21. 2 GUNS – August 2
PREDICTION: $34 million
Will it be more like Safe House ($40 million) or more like Pain and Gain ($20 million)? While Hollywood is determined to make Mark Whalberg a star, the financial success of 2 Guns will hinge on Denzel Washington (and potentially Kanye West). Most likely, a favorable slot — the 300 sequel has been pushed back to 2014 — will push the film over the $30 million mark in its opening weekend.
22. THE GREAT GATSBY – May 10
PREDICTION – $33 million
It’s been eight years since an established franchise did not kick off this particular weekend when Monster-in-Law nabbed $23 million (Star Trek may not have been a sequel, but it was not the first movie in the series). Other factors working against director Baz Luhrmann are middling reviews and the fact that none of his previous films grossed even $15 million in their opening weekends. While the star power is abundant, Leonardo DiCaprio failed to deliver box office royalties with J Edgar, his most recent turn as a leading man. With Iron Man 3 still hovering over the industry in its second weekend, expect The Great Gatsby to most likely finish second in its opening turn.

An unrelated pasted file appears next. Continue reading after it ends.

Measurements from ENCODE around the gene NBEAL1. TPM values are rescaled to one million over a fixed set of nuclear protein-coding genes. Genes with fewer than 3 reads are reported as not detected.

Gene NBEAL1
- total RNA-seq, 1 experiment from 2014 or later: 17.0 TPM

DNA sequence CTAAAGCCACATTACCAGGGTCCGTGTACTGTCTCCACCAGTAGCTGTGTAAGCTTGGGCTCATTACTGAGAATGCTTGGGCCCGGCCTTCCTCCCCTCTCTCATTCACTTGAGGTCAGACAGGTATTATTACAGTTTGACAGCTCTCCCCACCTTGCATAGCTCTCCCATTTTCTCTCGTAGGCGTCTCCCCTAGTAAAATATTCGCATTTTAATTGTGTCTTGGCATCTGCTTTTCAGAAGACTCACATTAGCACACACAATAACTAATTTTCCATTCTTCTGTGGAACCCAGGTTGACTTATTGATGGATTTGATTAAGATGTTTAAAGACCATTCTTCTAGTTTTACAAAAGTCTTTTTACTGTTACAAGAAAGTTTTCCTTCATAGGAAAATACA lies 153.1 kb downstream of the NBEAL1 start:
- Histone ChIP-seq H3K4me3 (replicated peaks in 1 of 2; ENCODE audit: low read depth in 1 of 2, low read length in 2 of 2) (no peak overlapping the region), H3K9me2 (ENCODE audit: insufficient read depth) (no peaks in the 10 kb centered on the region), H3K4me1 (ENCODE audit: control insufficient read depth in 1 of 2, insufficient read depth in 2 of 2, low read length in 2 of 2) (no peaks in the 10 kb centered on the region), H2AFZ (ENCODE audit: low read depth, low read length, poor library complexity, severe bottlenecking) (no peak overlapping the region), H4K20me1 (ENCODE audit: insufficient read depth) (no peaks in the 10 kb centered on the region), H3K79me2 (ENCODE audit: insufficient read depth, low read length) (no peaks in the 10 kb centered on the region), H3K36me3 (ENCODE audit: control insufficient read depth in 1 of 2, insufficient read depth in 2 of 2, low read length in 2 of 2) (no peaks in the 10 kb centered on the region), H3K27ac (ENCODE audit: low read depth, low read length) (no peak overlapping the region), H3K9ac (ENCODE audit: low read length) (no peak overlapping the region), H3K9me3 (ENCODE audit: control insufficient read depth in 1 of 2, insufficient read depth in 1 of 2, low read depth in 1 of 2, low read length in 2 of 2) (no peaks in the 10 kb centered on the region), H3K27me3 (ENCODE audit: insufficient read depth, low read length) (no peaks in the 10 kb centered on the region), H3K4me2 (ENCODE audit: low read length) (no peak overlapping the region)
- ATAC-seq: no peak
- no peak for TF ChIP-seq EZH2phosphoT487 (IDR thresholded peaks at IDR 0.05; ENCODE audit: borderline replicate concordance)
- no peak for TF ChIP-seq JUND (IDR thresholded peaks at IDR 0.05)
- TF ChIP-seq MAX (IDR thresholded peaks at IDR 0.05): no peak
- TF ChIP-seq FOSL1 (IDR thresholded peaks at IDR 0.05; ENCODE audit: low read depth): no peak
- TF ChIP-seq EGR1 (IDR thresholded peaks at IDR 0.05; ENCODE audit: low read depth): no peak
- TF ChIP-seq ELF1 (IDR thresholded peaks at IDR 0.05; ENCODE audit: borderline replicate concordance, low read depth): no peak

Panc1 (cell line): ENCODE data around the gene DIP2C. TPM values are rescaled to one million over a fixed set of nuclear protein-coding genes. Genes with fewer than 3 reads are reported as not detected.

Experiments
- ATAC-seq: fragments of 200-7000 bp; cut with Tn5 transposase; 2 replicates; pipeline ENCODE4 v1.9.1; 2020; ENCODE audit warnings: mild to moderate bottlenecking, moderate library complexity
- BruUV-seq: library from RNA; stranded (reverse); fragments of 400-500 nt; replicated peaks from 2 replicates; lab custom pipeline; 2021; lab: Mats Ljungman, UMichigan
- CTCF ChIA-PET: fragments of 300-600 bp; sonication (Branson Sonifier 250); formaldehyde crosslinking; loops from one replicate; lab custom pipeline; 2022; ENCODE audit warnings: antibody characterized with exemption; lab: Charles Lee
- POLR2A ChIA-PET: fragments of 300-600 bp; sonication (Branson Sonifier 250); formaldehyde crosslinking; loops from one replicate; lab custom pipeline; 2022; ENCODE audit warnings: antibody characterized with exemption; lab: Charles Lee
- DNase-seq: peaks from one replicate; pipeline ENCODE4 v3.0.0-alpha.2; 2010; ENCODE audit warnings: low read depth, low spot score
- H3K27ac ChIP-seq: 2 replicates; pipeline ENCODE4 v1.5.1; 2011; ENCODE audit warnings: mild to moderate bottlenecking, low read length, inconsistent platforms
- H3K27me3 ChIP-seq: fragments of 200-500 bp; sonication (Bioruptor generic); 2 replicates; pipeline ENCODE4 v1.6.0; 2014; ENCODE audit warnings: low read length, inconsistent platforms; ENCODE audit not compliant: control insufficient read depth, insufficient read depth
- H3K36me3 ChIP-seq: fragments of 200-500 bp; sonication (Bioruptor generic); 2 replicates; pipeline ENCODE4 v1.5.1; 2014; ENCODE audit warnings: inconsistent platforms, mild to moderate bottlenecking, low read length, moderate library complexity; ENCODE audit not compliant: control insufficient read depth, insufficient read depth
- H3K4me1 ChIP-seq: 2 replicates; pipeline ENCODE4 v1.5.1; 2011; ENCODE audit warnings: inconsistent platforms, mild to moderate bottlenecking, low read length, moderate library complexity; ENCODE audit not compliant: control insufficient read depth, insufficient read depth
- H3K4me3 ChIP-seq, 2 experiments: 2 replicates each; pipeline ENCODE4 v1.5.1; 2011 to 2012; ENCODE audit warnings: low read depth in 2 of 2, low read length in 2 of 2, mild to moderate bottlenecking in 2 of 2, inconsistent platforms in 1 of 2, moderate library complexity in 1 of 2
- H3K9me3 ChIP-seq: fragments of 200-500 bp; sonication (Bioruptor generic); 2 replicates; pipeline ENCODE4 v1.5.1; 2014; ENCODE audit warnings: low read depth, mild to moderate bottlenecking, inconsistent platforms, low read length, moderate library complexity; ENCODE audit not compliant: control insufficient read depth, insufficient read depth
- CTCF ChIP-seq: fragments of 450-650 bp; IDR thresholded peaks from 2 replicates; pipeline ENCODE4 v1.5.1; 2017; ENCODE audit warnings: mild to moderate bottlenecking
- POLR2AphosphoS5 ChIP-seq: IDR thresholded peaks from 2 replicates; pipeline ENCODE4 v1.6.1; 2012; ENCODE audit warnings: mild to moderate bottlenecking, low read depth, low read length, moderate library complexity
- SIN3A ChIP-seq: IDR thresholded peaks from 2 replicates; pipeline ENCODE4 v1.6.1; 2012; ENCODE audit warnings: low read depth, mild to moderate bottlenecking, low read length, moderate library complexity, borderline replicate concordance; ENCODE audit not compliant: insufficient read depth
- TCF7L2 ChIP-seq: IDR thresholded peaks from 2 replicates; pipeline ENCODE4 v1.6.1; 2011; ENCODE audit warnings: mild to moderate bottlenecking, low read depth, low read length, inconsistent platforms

23. PLANES – August 9
PREDICTION – $30 million
In classic Disney over-saturation, the company has commissioned a Cars spin-off in Planes, the Cars of the sky, apparently. Given Pixar’s non-involvement in the film, quality and buzz seem likely to underwhelm. Planes will also be competing against the second Percy Jackson installment, further limiting its opening weekend gross.